Succession campaigns take place when the incumbent government party enters a race with a new top candidate. In the U.S., successful examples are rather rare at the national level. Only George H. W. Bush in 1988 was able to win a third term for his party, following two terms of Ronald Reagan. Hillary Clinton failed to achieve the same thing for Democrats in 2016, when she tried to succeed to Barack Obama after his two terms at the White House.
In Germany, Armin Laschet is currently trying to succeed to Angela Merkel. To ask voters for four more years after sixteen years in power is quite a challenge. I always say that a good election campaign is a series of strategic decisions. It seems to me that Armin Laschet has (still) not answered the most fundamental question: does he own the sixteen Merkel years or is he trying to distance himself?
An extreme version of the distancing strategy was Nicolas Sarkozy from France. If you think about it, he was the president of the incumbent governing party, and served twice as minister in the government of the incumbent president Jacques Chirac. But Chirac and Sarkozy were so much at odds with each other that Sarkozy was able to successfully run as a “change” candidate.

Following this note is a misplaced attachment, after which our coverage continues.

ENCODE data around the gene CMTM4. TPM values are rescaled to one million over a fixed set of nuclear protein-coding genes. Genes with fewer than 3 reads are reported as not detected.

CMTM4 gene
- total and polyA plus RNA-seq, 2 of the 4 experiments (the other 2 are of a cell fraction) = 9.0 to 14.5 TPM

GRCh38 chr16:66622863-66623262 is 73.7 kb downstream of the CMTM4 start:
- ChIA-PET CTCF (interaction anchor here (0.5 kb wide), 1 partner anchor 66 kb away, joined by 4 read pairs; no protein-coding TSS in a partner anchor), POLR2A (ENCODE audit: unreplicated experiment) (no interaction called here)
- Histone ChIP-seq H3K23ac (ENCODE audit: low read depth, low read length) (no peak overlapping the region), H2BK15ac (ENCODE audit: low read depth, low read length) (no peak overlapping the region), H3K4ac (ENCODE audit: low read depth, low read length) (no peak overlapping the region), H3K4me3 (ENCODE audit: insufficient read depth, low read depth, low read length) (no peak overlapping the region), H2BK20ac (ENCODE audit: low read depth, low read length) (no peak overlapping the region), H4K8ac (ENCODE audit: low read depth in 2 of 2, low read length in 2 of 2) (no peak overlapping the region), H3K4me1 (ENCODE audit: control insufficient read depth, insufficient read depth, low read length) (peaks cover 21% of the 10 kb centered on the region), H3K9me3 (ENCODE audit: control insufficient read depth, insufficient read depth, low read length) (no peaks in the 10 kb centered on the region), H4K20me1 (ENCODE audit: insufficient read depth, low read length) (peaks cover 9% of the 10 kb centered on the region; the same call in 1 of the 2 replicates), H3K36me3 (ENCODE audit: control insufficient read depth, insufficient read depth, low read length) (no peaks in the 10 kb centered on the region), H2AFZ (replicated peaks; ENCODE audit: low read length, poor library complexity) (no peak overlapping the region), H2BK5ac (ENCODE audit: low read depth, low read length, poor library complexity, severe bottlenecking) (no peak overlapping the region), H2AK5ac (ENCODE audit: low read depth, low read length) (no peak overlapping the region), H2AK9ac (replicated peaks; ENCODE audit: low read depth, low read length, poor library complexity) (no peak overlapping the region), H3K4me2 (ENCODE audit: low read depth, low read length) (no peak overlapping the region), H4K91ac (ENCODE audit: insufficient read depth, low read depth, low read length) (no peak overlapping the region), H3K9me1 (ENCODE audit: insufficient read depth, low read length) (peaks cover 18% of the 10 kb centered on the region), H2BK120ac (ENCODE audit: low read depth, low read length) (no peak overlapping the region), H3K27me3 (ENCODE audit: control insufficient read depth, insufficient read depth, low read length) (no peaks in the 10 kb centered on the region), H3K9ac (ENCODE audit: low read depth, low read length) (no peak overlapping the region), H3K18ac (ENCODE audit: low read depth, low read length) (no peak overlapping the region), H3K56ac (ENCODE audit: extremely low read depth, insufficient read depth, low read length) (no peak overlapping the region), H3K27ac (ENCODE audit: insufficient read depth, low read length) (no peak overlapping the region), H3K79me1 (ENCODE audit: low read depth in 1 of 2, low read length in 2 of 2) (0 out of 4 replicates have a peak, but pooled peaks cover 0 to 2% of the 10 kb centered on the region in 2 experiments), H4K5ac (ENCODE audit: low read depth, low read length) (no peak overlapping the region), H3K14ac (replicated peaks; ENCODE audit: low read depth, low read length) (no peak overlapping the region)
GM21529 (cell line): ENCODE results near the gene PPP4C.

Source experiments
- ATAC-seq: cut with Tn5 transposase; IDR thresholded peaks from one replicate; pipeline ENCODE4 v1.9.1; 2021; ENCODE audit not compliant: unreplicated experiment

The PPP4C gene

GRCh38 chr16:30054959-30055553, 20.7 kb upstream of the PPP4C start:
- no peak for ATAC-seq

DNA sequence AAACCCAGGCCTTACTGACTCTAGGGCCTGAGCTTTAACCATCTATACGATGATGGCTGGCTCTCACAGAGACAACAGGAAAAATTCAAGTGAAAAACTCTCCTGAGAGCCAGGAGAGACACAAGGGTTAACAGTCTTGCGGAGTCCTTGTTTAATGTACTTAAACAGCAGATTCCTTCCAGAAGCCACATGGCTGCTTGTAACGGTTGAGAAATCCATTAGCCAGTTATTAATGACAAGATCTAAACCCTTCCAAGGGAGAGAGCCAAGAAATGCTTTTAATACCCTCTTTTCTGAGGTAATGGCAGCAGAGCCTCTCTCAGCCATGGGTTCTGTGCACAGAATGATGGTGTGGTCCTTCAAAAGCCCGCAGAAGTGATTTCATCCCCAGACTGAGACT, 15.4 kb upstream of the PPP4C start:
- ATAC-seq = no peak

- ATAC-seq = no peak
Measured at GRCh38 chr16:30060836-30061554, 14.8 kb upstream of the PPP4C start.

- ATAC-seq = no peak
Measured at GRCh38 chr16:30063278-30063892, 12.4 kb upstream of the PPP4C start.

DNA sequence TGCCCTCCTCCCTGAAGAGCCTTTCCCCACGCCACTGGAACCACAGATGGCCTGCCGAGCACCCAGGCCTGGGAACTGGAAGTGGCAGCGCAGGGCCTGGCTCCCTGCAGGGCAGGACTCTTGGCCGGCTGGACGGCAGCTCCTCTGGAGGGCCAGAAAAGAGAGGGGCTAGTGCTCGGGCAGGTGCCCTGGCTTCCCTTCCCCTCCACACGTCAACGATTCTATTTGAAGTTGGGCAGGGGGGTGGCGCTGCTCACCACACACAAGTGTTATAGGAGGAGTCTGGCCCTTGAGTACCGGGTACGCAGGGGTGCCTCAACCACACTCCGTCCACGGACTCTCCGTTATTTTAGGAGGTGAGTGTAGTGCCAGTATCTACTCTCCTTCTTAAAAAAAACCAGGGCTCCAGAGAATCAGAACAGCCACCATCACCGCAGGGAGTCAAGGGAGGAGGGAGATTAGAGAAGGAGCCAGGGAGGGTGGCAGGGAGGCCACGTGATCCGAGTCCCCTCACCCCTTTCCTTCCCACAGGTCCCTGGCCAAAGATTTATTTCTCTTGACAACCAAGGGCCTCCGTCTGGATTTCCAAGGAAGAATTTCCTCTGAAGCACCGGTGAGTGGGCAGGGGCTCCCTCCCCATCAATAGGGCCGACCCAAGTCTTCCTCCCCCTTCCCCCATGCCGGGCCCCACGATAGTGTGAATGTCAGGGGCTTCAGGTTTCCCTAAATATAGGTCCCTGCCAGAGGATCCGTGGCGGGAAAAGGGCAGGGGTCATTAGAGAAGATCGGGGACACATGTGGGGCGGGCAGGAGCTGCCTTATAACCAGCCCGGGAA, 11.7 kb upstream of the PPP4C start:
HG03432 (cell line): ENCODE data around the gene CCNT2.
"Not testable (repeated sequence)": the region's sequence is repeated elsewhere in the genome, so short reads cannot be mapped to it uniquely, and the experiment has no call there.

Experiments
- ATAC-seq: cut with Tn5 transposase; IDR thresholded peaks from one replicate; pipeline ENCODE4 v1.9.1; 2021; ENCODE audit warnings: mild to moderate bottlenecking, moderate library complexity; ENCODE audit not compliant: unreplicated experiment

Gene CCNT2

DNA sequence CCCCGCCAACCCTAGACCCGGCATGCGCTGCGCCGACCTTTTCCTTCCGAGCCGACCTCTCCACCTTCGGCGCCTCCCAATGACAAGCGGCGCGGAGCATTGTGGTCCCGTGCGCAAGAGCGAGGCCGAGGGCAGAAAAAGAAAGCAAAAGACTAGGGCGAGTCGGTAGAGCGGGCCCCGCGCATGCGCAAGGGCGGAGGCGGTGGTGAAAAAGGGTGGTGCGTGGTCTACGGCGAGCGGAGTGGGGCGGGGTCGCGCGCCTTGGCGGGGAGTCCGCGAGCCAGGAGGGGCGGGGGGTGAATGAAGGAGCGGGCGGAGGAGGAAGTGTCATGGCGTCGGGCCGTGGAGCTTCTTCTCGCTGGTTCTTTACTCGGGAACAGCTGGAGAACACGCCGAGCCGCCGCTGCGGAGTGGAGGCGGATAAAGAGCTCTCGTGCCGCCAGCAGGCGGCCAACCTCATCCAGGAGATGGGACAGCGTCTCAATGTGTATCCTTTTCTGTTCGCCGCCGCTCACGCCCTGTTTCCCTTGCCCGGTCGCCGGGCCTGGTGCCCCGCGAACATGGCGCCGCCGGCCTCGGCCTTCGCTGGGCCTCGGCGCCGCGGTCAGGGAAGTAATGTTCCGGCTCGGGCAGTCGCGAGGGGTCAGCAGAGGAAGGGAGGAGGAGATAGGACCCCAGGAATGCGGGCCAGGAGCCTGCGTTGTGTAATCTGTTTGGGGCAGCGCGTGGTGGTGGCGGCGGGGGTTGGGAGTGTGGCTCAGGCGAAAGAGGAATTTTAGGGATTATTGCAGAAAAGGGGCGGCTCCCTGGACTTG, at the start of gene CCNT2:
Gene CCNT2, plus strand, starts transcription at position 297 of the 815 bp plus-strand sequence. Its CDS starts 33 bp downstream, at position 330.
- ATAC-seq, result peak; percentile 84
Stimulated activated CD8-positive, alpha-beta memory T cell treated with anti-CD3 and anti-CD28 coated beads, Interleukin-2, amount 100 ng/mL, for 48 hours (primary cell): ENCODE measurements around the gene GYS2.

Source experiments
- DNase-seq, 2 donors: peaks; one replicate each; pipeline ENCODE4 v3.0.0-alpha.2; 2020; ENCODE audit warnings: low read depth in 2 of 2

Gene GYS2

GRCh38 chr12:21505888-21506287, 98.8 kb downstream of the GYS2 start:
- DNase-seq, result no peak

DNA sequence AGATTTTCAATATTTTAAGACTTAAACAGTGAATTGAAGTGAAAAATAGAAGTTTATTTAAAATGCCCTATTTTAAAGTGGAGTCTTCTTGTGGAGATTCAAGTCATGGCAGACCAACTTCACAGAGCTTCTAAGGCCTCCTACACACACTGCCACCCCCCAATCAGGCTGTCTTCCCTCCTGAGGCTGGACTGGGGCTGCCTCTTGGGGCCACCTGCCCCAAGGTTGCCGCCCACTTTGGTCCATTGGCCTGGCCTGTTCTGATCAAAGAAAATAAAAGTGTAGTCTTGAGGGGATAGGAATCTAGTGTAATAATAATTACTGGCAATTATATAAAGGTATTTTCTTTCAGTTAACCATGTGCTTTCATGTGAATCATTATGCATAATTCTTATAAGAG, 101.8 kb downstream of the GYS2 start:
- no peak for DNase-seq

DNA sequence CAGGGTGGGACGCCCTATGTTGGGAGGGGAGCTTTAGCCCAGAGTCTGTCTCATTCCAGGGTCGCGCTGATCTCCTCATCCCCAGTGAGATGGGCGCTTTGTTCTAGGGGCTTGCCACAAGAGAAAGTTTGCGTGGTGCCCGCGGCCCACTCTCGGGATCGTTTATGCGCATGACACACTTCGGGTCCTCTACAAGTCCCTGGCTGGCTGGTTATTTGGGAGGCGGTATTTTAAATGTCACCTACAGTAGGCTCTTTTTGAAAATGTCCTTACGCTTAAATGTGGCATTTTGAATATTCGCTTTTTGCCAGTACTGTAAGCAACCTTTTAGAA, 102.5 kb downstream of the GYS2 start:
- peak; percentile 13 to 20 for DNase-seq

I have done several succession campaigns for mayors and governors myself. In most cases, the successor has to strike the right balance between taking credit for the good things that happened during the incumbent government, but also portraying himself as his own man. In other words, the job approval rating of the incumbent is the wind in the back of the successor, but it can not be the main message itself. It is also important to note that it takes a lot of time to establish the successor as his own man. It is therefore crucial for succession campaigns to be planned in a long-term perspective. This is why wannabe successors that come out of nowhere shortly before an election often fail.